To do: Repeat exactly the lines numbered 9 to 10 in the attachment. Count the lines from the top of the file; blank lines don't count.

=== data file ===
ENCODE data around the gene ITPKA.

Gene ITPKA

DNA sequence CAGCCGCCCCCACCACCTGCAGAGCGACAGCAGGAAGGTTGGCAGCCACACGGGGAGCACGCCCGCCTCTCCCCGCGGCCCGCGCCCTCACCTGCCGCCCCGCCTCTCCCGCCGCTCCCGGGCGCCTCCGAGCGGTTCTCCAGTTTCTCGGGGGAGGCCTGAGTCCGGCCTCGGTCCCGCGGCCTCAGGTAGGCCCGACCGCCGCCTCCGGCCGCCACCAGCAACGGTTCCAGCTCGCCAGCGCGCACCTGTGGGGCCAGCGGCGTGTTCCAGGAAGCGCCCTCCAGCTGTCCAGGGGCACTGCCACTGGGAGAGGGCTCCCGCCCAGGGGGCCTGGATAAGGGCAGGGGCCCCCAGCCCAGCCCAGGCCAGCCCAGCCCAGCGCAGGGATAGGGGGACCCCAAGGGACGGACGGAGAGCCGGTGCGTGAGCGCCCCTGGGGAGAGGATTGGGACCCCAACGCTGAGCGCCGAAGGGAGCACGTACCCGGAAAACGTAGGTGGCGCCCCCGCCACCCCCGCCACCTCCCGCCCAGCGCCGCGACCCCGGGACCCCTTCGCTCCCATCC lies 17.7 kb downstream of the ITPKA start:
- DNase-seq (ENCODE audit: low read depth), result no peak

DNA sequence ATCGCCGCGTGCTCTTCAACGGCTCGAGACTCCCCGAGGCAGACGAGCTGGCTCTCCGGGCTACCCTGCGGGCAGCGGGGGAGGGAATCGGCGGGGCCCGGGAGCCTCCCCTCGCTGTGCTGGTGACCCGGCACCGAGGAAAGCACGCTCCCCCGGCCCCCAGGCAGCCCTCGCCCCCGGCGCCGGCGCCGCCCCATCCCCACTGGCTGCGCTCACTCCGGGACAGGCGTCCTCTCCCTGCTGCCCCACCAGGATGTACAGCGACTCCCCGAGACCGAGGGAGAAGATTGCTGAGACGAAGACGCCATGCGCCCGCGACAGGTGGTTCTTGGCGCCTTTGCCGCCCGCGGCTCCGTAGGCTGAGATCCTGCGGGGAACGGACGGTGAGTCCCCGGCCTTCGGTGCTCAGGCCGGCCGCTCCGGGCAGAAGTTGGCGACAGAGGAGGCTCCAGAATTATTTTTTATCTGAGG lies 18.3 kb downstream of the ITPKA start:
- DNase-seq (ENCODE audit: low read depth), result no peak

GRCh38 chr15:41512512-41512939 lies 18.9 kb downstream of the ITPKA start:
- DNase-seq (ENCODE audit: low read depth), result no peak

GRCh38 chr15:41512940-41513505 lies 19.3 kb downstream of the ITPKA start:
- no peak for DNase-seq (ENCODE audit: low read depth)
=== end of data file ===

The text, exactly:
GRCh38 chr15:41512940-41513505 lies 19.3 kb downstream of the ITPKA start:
- no peak for DNase-seq (ENCODE audit: low read depth)